1. How do you describe yourself? I'm a mother, an artist, and a scientist. I'm analytical, resilient, optimistic and grateful. I love traveling, challenges, laughing and good coffee.
2. What is your creative process? I do probably 75% of my creating in my head - from narrative and theme, to color and surface design concepts, to the logistics of construction. The final 25% is assembly, which most of the time starts with my own photographs, edited and manipulated in Photoshop and turned them into full size patterns. All along they way, I edit as needed and ALWAYS fix the things that don’t work before I go on.
3. Describe your studio space. It’s accessible….it's a large room adjacent to my kitchen filled with natural light, a raised cutting surface, design wall, and large sewing table. It's inspiring….a shelf unit covers one wall, filled with fabric, books, pictures and memorabilia - - my favorite things. It's a comfortable place....the computer is always on, there's almost always music and cats and family come and go.
4. What's your signature style? How long did it take you to find your style when you first started making art quilts? I have a graphic, representational style, often celebrating birds and bicycles. Using color value and layering cotton and silk, I create shadow and light in a way analogous to a printmaker. My work continues to evolve and be refined, but the key components probably go back 5 years, to when I first started working as a fiber artist full time.
5. Are there artistic endeavors you are yet to do? Oh, yes….everything leads to the next something new. I’d like to spend more time printmaking and have a number of 3-D ideas I’d like to develop. Time is my biggest constraint.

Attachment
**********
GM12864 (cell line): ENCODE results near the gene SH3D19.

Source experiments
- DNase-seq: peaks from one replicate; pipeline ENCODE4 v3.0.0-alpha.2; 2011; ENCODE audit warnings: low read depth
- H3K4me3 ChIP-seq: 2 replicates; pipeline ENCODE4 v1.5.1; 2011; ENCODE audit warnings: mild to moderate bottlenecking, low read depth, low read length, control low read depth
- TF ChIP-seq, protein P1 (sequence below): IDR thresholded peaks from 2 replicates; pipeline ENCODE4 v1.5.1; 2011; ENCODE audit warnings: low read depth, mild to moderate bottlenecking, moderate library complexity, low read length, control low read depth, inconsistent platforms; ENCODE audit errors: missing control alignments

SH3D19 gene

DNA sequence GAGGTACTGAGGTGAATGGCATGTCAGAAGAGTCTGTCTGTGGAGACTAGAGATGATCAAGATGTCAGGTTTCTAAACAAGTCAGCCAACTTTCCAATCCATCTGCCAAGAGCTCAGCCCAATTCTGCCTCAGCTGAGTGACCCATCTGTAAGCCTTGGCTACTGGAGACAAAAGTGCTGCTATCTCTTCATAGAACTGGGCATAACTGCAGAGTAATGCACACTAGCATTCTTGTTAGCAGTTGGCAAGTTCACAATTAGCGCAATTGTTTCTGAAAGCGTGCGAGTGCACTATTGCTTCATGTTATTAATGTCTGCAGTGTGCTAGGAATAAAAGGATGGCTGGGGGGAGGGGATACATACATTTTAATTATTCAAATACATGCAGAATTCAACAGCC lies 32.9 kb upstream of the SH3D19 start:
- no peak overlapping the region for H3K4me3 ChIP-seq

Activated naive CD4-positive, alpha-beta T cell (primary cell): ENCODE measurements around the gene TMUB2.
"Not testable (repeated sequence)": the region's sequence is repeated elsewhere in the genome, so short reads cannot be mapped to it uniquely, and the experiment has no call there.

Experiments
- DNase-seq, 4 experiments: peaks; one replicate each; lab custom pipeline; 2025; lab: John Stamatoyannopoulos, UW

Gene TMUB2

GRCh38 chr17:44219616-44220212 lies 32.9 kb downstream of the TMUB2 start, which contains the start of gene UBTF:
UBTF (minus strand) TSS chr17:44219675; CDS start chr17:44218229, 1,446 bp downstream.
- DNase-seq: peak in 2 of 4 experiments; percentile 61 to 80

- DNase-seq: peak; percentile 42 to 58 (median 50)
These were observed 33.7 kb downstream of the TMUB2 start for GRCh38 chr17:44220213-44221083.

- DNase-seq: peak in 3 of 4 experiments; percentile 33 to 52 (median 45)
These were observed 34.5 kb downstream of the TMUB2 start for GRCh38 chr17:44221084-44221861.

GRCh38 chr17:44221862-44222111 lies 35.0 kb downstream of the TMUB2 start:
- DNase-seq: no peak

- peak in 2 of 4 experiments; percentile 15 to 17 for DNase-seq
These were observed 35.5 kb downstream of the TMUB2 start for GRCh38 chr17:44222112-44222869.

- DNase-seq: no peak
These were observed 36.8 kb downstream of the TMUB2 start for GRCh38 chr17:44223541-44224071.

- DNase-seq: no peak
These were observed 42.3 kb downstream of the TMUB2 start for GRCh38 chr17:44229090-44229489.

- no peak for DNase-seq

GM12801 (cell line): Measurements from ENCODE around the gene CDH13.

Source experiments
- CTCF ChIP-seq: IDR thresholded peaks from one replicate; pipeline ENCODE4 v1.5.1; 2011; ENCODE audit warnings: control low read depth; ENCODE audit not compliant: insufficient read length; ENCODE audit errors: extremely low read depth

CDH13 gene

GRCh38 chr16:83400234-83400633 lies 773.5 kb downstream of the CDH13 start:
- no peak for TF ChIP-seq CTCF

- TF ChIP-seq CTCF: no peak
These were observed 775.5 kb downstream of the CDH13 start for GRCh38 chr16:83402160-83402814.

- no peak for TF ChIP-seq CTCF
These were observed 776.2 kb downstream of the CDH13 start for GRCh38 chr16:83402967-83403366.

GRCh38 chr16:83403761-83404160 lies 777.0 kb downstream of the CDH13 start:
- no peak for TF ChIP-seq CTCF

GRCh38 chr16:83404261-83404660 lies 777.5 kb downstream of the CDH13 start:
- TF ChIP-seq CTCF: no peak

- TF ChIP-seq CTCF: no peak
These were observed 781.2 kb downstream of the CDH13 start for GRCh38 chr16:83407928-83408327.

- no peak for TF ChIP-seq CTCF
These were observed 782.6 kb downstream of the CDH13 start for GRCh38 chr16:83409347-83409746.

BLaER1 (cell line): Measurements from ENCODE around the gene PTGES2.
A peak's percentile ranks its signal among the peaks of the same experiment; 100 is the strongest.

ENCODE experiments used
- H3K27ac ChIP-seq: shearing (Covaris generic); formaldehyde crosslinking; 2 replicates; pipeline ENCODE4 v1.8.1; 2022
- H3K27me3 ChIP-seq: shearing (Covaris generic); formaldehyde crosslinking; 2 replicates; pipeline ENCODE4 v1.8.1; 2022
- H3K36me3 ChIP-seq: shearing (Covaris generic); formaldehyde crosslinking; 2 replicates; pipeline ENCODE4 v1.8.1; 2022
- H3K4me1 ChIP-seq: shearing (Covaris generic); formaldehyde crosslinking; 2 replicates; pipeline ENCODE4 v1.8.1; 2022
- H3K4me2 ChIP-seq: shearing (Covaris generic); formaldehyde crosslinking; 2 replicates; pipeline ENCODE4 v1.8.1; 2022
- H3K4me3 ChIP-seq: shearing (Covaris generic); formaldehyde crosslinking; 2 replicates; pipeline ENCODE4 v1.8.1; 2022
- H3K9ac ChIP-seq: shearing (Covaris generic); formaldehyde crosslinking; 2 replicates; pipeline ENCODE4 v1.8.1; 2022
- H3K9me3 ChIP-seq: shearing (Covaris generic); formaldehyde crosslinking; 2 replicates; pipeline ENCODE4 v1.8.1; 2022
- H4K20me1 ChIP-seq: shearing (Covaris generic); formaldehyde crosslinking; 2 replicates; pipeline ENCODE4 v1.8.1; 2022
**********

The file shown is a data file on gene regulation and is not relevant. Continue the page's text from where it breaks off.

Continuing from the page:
6. Do you keep a sketchbook and/or journal? I don’t keep either in a conventional sense. I do keep an idea book where I enter concepts as they come to me. I tend to think of my Facebook/Instagram/blog as a diary of my art and other experiences.
7. Being published is important to artists, so do you have any instructional dvd's, author of books, YouTube channel, have a website with other artists for collaborative projects? I’m the founding member and curator of Viewpoints 9, an international, online collaborative group. We maintain a blog at: www.viewpoints9-3.blogspot.com and a Facebook page at: https://www.facebook.com/
Viewpoints9/ as well as exhibit at venues around the world.
8. Do you teach? I do teach, although recently that has not been my primary focus. That said, I’m always open to teaching opportunities, if someone expresses interest.
9. Having your work in juried, invitationals, and solo shows is a great way to get your name out there. Where can people see your work?
“Natural Healing,” National Institutes of Health, Bethesda, MD, July 9 - September 9, 2016
“On the Fringe,” Texas Quilt Museum, La Grange, Texas, June 30 - September 25
“Strata: New Works from the Studio Art Quilt Associates,” Reno Metro Gallery, September 19 - November 4, 2016
“Inspirations II,” Olive Hyde Art Gallery, Fremont, CA, October 7 - November 19, 2016
“Viewpoints 9: Variable & Constants”, International Quilt Market & Festival, Houston, TX, October 29 - November 6, 2016
“Natural Healing,” University of Chigaco Medical, IL, Mid-September to Mid-December, 2016
“Natural Healing,” University of Michigan Health System, Ann Arbor, MI, December 19, 2016 – March 12, 2017
10. How many years have you had your work in d@8 exhibits, or is this your first time? This is my first time and I am very excited and honored to be a part of the exhibit!
Do you have a special memory about Yvonne Porcella that you would like to share with us? The first time I met Yvonne was at her retrospective exhibit at the Ruth Funk Center for Textile Arts at Florida Tech in 2012. Our newly formed SAQA-Pod had planned to have our second meeting after Yvonne's gallery talk and were thrilled when she asked to join us. As we went around the circle and introduced ourselves, she spoke with each of us - warm, inclusive, and encouraging. I'll always be inspired by the way she lived and created.